The recipes I tried are actually on facing pages, using my latest most fave ingredient - quinoa. Can I tell you how much I love this stuff? It's got a nice chewiness, doesn't taste obnoxiously-in-your-face-good-for-you and just goes so well in so many different things.

I modified the recipes lightly due to ingredient availability (and, let's face it, proximity, as I was too lazy to brave the cold to grocery shop), and because I like bolder, stronger seasonings.

These recipes are relatively quick, though they do require a higher than average amount of attention (i.e., lots of do this, wait 3 minutes, then do this, etc.).

Here are two yummy sample recipes for ya:

Provençal Salmon Stew with Quinoa
from Whole Grains for Busy People
Serves 4 (generously)
My modifications are in parentheses

1 T olive oil
1 c. diced onion
3/4 t thyme *I thought using only thyme would be a bit plain, so added some other typical provençal herbs
(1/4 t lavender)
(1/4 t marjoram)
(1/2 t basil)
(1/2 t rosemary)
1/2 t minced garlic (I used 3 cloves)
1/2 t anchovy paste
1/2 c dry white wine or vermouth (I used vermouth, to keep me from opening and drinking the bottle of white wine, hehe)
2 bottles (13 ounces each) clam juice (here, I subbed 900mL chicken broth as I had no CJ on hand)
1 cup quinoa, rinsed
1 can (15 ounces) diced tomatoes with liquid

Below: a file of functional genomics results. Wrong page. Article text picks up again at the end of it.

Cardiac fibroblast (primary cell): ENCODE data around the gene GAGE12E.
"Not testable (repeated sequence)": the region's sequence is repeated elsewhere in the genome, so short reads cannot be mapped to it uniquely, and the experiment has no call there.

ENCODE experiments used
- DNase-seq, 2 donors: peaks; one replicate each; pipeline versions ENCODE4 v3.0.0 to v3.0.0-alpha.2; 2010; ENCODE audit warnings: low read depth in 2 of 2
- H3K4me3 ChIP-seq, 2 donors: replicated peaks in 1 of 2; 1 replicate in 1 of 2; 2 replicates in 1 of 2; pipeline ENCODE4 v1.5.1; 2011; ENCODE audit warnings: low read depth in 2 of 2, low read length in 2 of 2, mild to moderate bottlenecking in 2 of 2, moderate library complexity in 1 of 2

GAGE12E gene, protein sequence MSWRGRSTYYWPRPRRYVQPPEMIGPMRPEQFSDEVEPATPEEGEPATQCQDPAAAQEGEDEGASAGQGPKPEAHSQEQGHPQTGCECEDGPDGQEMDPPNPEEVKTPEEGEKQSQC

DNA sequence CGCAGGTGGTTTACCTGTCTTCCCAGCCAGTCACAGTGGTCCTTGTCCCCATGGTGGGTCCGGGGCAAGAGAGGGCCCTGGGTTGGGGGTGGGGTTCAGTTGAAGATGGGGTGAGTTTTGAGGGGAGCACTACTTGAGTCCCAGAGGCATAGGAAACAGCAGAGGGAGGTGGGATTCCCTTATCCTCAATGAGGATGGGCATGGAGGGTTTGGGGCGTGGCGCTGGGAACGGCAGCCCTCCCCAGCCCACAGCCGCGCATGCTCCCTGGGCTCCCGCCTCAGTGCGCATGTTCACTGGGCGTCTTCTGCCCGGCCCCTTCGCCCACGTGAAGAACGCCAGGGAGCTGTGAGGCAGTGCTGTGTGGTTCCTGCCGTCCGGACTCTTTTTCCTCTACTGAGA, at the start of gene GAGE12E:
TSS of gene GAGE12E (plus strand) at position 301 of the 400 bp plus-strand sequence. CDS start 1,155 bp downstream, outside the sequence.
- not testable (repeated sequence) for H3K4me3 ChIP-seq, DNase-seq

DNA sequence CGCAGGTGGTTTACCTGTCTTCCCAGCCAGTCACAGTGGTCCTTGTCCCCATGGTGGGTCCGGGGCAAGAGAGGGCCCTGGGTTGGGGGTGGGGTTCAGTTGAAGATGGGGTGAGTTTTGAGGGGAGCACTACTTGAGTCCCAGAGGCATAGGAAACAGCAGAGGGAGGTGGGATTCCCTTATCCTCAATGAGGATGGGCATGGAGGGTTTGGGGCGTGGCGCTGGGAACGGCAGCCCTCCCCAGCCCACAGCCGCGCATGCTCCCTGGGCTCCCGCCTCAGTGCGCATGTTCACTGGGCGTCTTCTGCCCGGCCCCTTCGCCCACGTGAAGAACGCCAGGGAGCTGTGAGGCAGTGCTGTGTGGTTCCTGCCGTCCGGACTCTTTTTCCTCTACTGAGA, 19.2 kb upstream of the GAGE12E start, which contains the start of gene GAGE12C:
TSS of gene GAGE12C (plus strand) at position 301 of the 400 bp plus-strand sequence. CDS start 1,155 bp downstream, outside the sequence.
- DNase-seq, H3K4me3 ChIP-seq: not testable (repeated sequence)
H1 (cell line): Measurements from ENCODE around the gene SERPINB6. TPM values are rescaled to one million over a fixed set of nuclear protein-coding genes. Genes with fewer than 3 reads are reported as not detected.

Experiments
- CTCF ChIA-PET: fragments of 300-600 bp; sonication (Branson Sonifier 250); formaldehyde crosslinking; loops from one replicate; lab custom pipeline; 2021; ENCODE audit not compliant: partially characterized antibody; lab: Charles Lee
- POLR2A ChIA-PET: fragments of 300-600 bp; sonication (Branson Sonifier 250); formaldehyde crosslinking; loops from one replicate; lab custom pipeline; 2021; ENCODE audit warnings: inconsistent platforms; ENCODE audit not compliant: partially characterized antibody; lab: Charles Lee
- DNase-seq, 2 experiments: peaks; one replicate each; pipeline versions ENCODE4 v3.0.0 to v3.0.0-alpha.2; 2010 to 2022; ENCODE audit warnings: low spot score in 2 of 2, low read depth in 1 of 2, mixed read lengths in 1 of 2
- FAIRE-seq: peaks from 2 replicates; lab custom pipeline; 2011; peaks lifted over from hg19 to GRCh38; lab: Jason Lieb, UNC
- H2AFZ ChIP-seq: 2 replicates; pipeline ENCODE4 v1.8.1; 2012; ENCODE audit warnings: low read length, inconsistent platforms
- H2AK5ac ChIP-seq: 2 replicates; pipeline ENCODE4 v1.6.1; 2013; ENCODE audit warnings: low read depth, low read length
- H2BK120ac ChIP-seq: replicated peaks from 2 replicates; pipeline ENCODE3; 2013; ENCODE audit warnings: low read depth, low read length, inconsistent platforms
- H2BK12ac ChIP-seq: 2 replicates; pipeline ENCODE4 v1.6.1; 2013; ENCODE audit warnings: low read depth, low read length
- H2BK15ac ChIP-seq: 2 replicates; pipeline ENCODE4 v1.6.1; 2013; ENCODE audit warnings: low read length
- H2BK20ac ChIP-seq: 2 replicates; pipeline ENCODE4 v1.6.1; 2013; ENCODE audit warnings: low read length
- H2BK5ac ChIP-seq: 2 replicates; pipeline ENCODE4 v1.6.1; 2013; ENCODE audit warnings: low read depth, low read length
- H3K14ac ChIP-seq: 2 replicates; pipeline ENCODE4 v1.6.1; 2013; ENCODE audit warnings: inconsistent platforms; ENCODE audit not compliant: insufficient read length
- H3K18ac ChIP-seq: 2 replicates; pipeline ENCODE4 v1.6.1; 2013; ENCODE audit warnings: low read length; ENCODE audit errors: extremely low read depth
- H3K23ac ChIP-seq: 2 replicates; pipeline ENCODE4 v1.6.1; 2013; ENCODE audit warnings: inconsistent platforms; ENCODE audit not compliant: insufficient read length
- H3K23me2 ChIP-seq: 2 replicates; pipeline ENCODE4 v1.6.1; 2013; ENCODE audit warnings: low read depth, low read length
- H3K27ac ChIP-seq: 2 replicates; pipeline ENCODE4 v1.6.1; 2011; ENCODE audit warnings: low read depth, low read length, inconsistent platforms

1/4 c small black olives (I omitted - not a big fan and didn't have any anyway)
1 pound boneless, skinless salmon fillets, cut into 1 inch chunks - I used one of my fave christmas prezzies to cut this bad boy up....
3 T fresh parsley (omitted because I didn't have any)
grated zest of 1 large lemon
2 T freshly squeezed lemon juice

1. In a heavy 12-inch sauté pan, heat the oil over medium-high heat. Add the onion, thyme (and other spices, if using), garlic and cook, stirring frequently until the onion is lightly browned, 3-4 minutes. Stir in the anchovy paste and cook 30 seconds more. You can actually see the lavender and other spices here:

2. Stir in the wine/vermouth and cook until it evaporates, about 2 minutes. Add the clam juice (or broth) and bring to a boil. Stir in the quinoa, cover, and cook over medium heat for 8 minutes.

3. Stir in the tomatoes and olives. Return to a boil. Cover and continue cooking until the quinoa is almost done, about 5 minutes longer (if the quinoa has a substantial white dot of starch in the centre, continue cooking until the dot is tiny).

4. Add a little water if the mixture is no longer loose and soupy. Gently stir in the salmon. Cover and cook over medium heat until the salmon is cooked through to the centre and the quinoa is tender, 2-3 minutes.

5. Gently stir in the parsley, lemon zest and juice and season (salt/pepper) to taste, if needed.

Both hubs and I really enjoyed this stew. Sure, I made some changes, but it's a very nice, fresh, healthy tasting something you might find in a health spa. I noticed, actually, that hubs enjoyed it so much he also ate it for brekkie. Fish for brekkie should tell you something about how tasty this is. Two thumbs up.

Now, on the facing page to the salmon quinoa recipe was another quinoa stew recipe. And while I was making last night's dinner, I couldn't help but read through this other stew recipe and think...hmmm...I freaking love quinoa and I think I have all/most of the ingredients for this. SOLD.